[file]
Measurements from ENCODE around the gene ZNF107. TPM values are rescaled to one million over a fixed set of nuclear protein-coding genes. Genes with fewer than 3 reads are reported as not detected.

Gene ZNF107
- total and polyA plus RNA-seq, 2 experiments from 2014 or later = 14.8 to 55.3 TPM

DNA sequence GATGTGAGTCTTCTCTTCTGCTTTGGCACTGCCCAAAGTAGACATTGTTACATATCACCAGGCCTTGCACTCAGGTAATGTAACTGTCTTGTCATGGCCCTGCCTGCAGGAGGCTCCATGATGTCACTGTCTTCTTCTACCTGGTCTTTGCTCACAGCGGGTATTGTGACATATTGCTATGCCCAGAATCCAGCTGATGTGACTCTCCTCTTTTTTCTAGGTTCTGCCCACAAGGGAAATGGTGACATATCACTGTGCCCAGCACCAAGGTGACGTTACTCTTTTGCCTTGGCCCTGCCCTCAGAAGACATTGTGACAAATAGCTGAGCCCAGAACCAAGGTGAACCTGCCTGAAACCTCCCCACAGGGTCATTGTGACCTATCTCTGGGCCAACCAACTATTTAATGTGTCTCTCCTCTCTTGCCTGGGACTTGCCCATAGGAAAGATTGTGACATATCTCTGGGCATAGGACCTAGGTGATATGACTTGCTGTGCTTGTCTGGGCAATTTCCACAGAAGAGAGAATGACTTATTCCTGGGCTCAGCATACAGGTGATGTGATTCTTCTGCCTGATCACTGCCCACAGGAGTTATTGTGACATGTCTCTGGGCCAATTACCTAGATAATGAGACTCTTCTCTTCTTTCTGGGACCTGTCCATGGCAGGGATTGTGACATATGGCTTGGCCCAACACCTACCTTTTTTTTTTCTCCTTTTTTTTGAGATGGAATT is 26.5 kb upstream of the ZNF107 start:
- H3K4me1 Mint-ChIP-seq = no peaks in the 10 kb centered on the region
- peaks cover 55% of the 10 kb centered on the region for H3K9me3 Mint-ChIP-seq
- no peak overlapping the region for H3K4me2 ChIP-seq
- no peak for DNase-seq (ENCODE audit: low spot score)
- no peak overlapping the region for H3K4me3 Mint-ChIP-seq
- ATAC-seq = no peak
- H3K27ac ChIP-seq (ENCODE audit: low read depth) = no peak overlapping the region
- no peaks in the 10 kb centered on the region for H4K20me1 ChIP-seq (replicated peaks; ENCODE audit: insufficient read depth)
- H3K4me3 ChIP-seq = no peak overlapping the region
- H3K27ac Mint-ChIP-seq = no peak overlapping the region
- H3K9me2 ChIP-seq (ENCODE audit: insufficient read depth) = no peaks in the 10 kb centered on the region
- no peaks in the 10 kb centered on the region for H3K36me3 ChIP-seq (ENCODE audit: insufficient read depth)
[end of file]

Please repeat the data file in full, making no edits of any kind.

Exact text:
Measurements from ENCODE around the gene ZNF107. TPM values are rescaled to one million over a fixed set of nuclear protein-coding genes. Genes with fewer than 3 reads are reported as not detected.

Gene ZNF107
- total and polyA plus RNA-seq, 2 experiments from 2014 or later = 14.8 to 55.3 TPM

DNA sequence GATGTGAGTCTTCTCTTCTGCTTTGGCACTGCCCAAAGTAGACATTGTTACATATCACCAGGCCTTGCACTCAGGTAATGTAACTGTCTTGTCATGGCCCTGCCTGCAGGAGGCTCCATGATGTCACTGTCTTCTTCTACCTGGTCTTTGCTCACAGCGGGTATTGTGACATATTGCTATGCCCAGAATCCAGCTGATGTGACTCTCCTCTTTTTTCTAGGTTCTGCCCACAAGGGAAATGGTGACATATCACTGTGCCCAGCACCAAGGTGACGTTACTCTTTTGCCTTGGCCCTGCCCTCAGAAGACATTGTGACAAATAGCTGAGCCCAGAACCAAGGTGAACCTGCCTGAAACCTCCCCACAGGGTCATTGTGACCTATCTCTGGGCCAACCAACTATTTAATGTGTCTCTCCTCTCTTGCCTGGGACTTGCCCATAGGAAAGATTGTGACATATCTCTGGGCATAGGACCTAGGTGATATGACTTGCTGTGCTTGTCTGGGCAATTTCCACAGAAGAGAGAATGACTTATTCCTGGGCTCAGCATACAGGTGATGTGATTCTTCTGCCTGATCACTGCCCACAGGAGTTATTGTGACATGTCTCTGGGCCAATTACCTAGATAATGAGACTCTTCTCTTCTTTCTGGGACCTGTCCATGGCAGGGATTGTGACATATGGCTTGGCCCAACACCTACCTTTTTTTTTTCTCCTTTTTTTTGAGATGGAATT is 26.5 kb upstream of the ZNF107 start:
- H3K4me1 Mint-ChIP-seq = no peaks in the 10 kb centered on the region
- peaks cover 55% of the 10 kb centered on the region for H3K9me3 Mint-ChIP-seq
- no peak overlapping the region for H3K4me2 ChIP-seq
- no peak for DNase-seq (ENCODE audit: low spot score)
- no peak overlapping the region for H3K4me3 Mint-ChIP-seq
- ATAC-seq = no peak
- H3K27ac ChIP-seq (ENCODE audit: low read depth) = no peak overlapping the region
- no peaks in the 10 kb centered on the region for H4K20me1 ChIP-seq (replicated peaks; ENCODE audit: insufficient read depth)
- H3K4me3 ChIP-seq = no peak overlapping the region
- H3K27ac Mint-ChIP-seq = no peak overlapping the region
- H3K9me2 ChIP-seq (ENCODE audit: insufficient read depth) = no peaks in the 10 kb centered on the region
- no peaks in the 10 kb centered on the region for H3K36me3 ChIP-seq (ENCODE audit: insufficient read depth)